It’s New Year’s Eve and it’s the last episode of SmackDown on SyFy. This weird coasting through purgatory that we’ve been doing ever since the USA move was announced is finally due to end! I can barely believe it! A new era for SmackDown; a new direction; new exciting wrestling to look forward to in 2016!
At least, that’s what I’ve got to tell myself, because RAW this week was particularly egregiously bad– and the way the show opened on Monday was one of the many times this year WWE have made me feel ashamed to support their product. As Vince McMahon spat “you’re one generation from a bone in your nose,” at Roman Reigns, he wasn’t only expressing a vile racist attitude, but exposing layers upon layers of systemic inequality which he gleefully perpetuates both in and out of kayfabe. It’s one thing to have a character who’s a rich old white man telling a POC that they should “know their place”, but Vince McMahon isn’t just a character. We know this how he really believes. This is the reason that he’s happily profited from portraying Samoans as savages. This is the reason that he’s unrepentant about this today.
This isn’t an underdog story where the proud mixed-ethnicity Reigns is going to triumph over the evil racist boss: because at the end of the day, he’s still working for the company owned by the same man who is only a paper-thin facade away from that character. When Stephanie emerged, shrieking, in this segment, she picked her words carefully. “Arrest this… this… neanderthal!”; of all the personality flaws they could have assigned our flawed hero Roman, painting him as a brutish, prehistoric thug is the one they’ve chosen.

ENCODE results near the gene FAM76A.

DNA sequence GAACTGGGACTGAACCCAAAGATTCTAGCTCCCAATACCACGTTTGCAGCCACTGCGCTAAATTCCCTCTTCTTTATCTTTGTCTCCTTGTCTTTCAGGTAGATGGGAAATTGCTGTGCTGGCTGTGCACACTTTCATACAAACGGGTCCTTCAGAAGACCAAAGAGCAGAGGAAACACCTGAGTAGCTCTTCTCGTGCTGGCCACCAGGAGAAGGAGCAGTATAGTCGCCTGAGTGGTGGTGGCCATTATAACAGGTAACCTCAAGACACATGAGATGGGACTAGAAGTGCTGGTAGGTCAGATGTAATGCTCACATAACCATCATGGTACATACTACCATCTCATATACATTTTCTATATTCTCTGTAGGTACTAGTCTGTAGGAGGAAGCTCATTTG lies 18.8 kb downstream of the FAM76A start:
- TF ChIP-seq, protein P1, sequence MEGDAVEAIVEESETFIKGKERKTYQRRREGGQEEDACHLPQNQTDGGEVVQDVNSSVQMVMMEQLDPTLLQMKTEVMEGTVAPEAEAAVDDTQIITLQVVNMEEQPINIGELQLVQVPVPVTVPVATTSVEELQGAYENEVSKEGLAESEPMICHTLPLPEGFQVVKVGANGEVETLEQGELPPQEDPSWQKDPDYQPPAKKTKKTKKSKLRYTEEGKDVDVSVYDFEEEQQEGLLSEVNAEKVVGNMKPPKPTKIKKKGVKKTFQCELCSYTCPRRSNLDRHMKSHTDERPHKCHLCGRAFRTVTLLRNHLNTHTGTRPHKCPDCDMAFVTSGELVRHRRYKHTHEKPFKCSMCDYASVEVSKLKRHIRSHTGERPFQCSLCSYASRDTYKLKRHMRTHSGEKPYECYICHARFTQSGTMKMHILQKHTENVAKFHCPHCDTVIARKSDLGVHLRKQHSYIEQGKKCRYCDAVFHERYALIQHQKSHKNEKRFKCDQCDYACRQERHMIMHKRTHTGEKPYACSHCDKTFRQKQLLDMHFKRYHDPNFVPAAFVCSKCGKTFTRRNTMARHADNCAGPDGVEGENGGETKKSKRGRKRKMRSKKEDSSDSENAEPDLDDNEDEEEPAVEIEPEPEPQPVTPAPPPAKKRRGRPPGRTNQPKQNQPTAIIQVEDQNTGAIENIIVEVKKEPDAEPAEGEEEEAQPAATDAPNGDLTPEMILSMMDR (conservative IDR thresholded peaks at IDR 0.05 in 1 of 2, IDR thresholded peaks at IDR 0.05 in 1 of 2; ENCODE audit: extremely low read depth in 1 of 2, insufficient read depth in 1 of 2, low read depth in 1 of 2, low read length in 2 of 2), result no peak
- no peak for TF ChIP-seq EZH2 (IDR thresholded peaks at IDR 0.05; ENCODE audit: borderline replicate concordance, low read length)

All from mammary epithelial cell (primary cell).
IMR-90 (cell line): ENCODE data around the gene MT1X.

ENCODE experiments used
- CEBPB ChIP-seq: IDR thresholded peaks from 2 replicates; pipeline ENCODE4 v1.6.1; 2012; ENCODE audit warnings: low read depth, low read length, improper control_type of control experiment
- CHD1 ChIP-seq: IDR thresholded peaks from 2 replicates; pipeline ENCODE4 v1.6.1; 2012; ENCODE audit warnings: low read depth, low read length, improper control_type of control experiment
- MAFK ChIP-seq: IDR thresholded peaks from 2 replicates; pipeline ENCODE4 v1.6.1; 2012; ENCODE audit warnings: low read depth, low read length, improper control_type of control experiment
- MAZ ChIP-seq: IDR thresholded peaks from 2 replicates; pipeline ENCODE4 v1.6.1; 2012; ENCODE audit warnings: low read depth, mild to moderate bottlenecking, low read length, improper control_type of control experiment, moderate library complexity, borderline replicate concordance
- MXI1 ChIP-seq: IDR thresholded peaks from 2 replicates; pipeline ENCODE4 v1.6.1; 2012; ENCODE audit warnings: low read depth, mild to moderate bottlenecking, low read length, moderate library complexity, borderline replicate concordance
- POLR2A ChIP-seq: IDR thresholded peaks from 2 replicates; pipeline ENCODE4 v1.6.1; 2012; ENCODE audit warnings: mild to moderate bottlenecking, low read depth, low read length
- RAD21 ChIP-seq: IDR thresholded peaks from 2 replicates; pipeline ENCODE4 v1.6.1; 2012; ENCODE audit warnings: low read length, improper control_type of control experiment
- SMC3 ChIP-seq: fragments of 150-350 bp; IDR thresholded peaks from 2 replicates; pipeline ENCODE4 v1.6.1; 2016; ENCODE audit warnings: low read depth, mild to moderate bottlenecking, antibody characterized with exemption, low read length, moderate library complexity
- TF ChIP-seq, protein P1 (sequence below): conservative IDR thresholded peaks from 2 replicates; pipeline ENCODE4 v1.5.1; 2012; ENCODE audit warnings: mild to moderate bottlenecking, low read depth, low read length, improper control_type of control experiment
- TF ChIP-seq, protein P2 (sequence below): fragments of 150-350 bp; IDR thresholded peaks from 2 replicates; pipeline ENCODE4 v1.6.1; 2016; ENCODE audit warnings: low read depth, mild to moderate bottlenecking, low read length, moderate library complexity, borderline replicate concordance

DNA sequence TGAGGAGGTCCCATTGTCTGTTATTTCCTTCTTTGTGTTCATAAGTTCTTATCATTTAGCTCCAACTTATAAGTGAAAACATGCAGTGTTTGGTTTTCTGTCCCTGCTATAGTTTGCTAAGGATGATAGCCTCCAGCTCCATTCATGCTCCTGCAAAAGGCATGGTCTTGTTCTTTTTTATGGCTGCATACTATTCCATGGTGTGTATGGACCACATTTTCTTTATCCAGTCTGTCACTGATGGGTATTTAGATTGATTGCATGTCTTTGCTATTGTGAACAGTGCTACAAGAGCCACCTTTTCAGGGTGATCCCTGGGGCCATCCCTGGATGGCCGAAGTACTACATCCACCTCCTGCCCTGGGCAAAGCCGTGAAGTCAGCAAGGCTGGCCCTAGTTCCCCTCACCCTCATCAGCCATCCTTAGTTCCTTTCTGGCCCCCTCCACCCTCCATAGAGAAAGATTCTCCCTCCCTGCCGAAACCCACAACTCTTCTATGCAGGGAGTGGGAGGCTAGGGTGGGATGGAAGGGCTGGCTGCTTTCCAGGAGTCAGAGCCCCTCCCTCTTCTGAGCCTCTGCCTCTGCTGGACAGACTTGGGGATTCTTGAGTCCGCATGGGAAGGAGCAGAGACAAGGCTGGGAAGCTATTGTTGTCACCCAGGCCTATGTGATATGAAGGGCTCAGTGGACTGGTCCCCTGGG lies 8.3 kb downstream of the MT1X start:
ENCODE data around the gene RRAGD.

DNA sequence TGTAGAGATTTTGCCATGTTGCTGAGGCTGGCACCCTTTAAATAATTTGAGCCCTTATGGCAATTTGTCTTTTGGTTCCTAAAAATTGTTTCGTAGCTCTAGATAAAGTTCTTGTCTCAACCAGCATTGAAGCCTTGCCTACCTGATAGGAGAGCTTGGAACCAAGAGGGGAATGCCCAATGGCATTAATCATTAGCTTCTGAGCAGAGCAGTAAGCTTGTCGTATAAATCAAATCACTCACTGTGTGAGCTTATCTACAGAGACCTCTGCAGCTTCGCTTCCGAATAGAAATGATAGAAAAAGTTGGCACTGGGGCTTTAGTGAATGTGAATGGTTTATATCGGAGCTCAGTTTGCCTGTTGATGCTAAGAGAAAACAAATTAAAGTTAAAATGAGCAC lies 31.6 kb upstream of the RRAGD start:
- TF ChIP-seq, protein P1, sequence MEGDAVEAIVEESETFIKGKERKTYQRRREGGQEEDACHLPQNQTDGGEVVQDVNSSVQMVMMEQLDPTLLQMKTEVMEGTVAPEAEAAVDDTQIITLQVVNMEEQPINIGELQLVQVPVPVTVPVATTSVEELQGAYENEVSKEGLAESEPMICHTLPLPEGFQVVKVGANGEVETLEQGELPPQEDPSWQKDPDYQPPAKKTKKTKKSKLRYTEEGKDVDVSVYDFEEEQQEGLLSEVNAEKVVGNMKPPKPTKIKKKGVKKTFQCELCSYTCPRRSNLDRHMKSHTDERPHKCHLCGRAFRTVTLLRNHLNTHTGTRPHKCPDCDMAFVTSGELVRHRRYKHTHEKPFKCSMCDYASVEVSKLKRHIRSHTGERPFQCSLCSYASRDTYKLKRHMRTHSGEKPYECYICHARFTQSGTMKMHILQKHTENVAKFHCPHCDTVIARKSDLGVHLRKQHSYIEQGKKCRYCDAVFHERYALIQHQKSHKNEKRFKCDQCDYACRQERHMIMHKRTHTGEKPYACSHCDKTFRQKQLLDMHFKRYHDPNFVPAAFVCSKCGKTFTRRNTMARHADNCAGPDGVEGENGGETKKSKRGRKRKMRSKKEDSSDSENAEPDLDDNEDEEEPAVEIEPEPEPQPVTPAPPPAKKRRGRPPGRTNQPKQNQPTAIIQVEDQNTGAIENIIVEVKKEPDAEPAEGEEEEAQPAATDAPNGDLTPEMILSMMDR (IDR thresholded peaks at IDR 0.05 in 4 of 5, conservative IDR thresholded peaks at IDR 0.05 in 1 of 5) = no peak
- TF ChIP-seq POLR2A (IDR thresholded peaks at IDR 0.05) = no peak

People arguing that Reigns (the man, not the character) must have approved this angle and therefore it’s morally okay are missing the larger point about what WWE markets itself as: family entertainment targeted heavily towards children. No other medium of children’s entertainment would get a pass with even ambiguous racial epithets being thrown around. Children who don’t have the cultural knowledge or experience to parse exactly what McMahon is implying when he says “bone in your nose”, will internalise these opinions as being just another bad guy thing, without the context of hundreds of years of oppression. Do we really want this to end up another playground insult?
It’s 2015’s last SmackDown.
The New Day vs Kalisto and The Dudley Boyz
Sin Cara’s messed his shoulder up. When one of the Usos hurt himself, the other one was out too, all summer. Kalisto just traded his masked amigo in– one night later— for two completely unrelated randos backstage who don’t even have matching gear! He comes out, waving his slammy, while Sin Cara’s all bandaged up forlornly. You can tell through the mask, you know? Like you can tell when Jushin Liger’s feeling flirty. Kalisto’s casual callousness here would be more unexpected if 2015 hadn’t been a year of Sin Cara headbutting him in the balls, face-planting off topes, and standing awkwardly while Ryback made the save for his diminutive partner. Is 2016 the year the Dragons finally implode? A strange alliance here. Sin Cara’s injury is actually the only thing preventing this being an exact repeat of last week’s SmackDown opening match: which would be a worrying trend if we weren’t on the precipice of a reboot, because SmackDown already has a main event template, it doesn’t need one for the opener too.